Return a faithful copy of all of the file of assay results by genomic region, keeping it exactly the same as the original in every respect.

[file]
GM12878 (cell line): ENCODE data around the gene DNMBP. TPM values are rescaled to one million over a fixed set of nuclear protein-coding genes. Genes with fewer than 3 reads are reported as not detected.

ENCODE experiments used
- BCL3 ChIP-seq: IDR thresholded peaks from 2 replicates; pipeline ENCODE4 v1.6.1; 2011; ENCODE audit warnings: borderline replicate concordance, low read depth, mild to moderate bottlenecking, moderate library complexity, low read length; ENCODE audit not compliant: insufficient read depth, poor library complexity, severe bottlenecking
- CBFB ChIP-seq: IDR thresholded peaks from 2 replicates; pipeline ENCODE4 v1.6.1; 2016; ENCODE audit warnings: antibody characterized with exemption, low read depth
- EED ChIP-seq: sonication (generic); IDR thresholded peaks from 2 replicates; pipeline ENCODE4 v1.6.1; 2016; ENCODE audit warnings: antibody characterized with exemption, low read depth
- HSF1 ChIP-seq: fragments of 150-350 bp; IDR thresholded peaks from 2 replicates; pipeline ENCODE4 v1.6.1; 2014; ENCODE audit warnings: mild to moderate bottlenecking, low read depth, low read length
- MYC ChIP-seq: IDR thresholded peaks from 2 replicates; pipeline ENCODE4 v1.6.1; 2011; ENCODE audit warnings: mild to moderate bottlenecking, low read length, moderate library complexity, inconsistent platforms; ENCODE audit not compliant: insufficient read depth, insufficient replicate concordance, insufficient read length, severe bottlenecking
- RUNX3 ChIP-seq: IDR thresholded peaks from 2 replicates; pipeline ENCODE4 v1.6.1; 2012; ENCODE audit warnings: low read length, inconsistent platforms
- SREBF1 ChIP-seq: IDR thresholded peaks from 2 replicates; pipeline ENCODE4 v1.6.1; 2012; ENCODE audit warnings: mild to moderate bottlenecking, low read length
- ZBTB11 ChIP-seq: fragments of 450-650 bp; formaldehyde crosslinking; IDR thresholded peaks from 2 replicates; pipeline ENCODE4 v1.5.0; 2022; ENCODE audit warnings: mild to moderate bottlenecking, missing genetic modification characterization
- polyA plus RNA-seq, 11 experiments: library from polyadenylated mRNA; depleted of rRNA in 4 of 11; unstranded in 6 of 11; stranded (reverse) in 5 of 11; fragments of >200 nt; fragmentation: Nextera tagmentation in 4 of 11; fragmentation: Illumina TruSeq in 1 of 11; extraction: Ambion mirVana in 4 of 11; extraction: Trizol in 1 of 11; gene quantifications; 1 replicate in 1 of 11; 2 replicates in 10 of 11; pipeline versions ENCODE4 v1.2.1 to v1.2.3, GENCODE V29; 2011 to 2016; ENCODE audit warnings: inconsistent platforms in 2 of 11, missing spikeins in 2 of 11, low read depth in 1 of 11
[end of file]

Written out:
GM12878 (cell line): ENCODE data around the gene DNMBP. TPM values are rescaled to one million over a fixed set of nuclear protein-coding genes. Genes with fewer than 3 reads are reported as not detected.

ENCODE experiments used
- BCL3 ChIP-seq: IDR thresholded peaks from 2 replicates; pipeline ENCODE4 v1.6.1; 2011; ENCODE audit warnings: borderline replicate concordance, low read depth, mild to moderate bottlenecking, moderate library complexity, low read length; ENCODE audit not compliant: insufficient read depth, poor library complexity, severe bottlenecking
- CBFB ChIP-seq: IDR thresholded peaks from 2 replicates; pipeline ENCODE4 v1.6.1; 2016; ENCODE audit warnings: antibody characterized with exemption, low read depth
- EED ChIP-seq: sonication (generic); IDR thresholded peaks from 2 replicates; pipeline ENCODE4 v1.6.1; 2016; ENCODE audit warnings: antibody characterized with exemption, low read depth
- HSF1 ChIP-seq: fragments of 150-350 bp; IDR thresholded peaks from 2 replicates; pipeline ENCODE4 v1.6.1; 2014; ENCODE audit warnings: mild to moderate bottlenecking, low read depth, low read length
- MYC ChIP-seq: IDR thresholded peaks from 2 replicates; pipeline ENCODE4 v1.6.1; 2011; ENCODE audit warnings: mild to moderate bottlenecking, low read length, moderate library complexity, inconsistent platforms; ENCODE audit not compliant: insufficient read depth, insufficient replicate concordance, insufficient read length, severe bottlenecking
- RUNX3 ChIP-seq: IDR thresholded peaks from 2 replicates; pipeline ENCODE4 v1.6.1; 2012; ENCODE audit warnings: low read length, inconsistent platforms
- SREBF1 ChIP-seq: IDR thresholded peaks from 2 replicates; pipeline ENCODE4 v1.6.1; 2012; ENCODE audit warnings: mild to moderate bottlenecking, low read length
- ZBTB11 ChIP-seq: fragments of 450-650 bp; formaldehyde crosslinking; IDR thresholded peaks from 2 replicates; pipeline ENCODE4 v1.5.0; 2022; ENCODE audit warnings: mild to moderate bottlenecking, missing genetic modification characterization
- polyA plus RNA-seq, 11 experiments: library from polyadenylated mRNA; depleted of rRNA in 4 of 11; unstranded in 6 of 11; stranded (reverse) in 5 of 11; fragments of >200 nt; fragmentation: Nextera tagmentation in 4 of 11; fragmentation: Illumina TruSeq in 1 of 11; extraction: Ambion mirVana in 4 of 11; extraction: Trizol in 1 of 11; gene quantifications; 1 replicate in 1 of 11; 2 replicates in 10 of 11; pipeline versions ENCODE4 v1.2.1 to v1.2.3, GENCODE V29; 2011 to 2016; ENCODE audit warnings: inconsistent platforms in 2 of 11, missing spikeins in 2 of 11, low read depth in 1 of 11